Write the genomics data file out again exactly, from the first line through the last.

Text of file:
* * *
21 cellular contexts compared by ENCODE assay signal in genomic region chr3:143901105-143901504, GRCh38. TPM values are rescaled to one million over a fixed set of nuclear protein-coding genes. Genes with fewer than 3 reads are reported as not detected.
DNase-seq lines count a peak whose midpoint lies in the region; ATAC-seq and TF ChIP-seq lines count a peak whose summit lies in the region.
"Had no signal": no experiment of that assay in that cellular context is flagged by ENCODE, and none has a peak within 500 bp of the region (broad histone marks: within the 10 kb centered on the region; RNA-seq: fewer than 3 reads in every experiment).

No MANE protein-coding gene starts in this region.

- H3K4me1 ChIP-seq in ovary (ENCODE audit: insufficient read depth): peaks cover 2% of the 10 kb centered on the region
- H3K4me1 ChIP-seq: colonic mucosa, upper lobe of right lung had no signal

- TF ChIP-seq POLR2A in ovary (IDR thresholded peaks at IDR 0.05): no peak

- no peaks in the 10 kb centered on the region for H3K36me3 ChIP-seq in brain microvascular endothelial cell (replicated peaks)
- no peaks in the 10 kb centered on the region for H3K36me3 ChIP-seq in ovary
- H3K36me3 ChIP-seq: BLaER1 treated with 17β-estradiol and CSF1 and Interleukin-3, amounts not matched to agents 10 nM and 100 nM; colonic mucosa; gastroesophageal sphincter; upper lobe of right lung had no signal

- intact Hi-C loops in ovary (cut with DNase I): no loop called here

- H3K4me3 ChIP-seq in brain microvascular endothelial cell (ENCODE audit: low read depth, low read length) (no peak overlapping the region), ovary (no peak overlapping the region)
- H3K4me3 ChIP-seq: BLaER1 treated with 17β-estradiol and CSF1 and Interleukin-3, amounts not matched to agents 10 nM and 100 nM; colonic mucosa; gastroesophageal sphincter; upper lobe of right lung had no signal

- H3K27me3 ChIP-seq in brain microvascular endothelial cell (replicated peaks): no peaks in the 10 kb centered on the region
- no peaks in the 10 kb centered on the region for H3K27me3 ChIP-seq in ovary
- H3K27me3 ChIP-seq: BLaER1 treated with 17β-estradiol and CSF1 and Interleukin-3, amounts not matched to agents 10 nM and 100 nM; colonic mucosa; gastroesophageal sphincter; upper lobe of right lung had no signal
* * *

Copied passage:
21 cellular contexts compared by ENCODE assay signal in genomic region chr3:143901105-143901504, GRCh38. TPM values are rescaled to one million over a fixed set of nuclear protein-coding genes. Genes with fewer than 3 reads are reported as not detected.
DNase-seq lines count a peak whose midpoint lies in the region; ATAC-seq and TF ChIP-seq lines count a peak whose summit lies in the region.
"Had no signal": no experiment of that assay in that cellular context is flagged by ENCODE, and none has a peak within 500 bp of the region (broad histone marks: within the 10 kb centered on the region; RNA-seq: fewer than 3 reads in every experiment).

No MANE protein-coding gene starts in this region.

- H3K4me1 ChIP-seq in ovary (ENCODE audit: insufficient read depth): peaks cover 2% of the 10 kb centered on the region
- H3K4me1 ChIP-seq: colonic mucosa, upper lobe of right lung had no signal

- TF ChIP-seq POLR2A in ovary (IDR thresholded peaks at IDR 0.05): no peak

- no peaks in the 10 kb centered on the region for H3K36me3 ChIP-seq in brain microvascular endothelial cell (replicated peaks)
- no peaks in the 10 kb centered on the region for H3K36me3 ChIP-seq in ovary
- H3K36me3 ChIP-seq: BLaER1 treated with 17β-estradiol and CSF1 and Interleukin-3, amounts not matched to agents 10 nM and 100 nM; colonic mucosa; gastroesophageal sphincter; upper lobe of right lung had no signal

- intact Hi-C loops in ovary (cut with DNase I): no loop called here

- H3K4me3 ChIP-seq in brain microvascular endothelial cell (ENCODE audit: low read depth, low read length) (no peak overlapping the region), ovary (no peak overlapping the region)
- H3K4me3 ChIP-seq: BLaER1 treated with 17β-estradiol and CSF1 and Interleukin-3, amounts not matched to agents 10 nM and 100 nM; colonic mucosa; gastroesophageal sphincter; upper lobe of right lung had no signal

- H3K27me3 ChIP-seq in brain microvascular endothelial cell (replicated peaks): no peaks in the 10 kb centered on the region
- no peaks in the 10 kb centered on the region for H3K27me3 ChIP-seq in ovary
- H3K27me3 ChIP-seq: BLaER1 treated with 17β-estradiol and CSF1 and Interleukin-3, amounts not matched to agents 10 nM and 100 nM; colonic mucosa; gastroesophageal sphincter; upper lobe of right lung had no signal